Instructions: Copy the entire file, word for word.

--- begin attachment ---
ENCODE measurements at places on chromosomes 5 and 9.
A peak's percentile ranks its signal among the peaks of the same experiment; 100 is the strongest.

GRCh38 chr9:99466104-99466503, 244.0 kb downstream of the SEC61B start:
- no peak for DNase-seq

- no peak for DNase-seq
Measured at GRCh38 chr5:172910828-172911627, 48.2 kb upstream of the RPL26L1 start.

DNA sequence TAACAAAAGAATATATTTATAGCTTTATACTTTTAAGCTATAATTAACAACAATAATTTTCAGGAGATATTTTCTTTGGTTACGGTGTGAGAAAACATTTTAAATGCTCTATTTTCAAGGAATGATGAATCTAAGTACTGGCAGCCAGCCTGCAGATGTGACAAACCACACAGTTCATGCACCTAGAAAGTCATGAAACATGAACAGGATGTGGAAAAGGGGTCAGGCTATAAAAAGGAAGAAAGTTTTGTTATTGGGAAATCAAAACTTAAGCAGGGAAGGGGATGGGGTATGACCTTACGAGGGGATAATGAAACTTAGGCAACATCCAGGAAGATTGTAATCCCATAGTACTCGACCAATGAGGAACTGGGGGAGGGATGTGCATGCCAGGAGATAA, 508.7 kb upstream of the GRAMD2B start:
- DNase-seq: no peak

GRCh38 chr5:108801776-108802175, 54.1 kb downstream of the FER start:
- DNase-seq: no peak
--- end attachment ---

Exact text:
ENCODE measurements at places on chromosomes 5 and 9.
A peak's percentile ranks its signal among the peaks of the same experiment; 100 is the strongest.

GRCh38 chr9:99466104-99466503, 244.0 kb downstream of the SEC61B start:
- no peak for DNase-seq

- no peak for DNase-seq
Measured at GRCh38 chr5:172910828-172911627, 48.2 kb upstream of the RPL26L1 start.

DNA sequence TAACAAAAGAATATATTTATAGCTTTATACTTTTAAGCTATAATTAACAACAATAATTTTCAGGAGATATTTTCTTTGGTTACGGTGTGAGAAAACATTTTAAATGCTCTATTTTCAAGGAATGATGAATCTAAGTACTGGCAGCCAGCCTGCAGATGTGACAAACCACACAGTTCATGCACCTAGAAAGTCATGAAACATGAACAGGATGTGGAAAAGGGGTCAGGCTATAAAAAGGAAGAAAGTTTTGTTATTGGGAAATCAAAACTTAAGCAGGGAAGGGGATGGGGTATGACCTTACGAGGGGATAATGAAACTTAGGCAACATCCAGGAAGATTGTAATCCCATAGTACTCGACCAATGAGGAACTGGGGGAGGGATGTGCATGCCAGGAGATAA, 508.7 kb upstream of the GRAMD2B start:
- DNase-seq: no peak

GRCh38 chr5:108801776-108802175, 54.1 kb downstream of the FER start:
- DNase-seq: no peak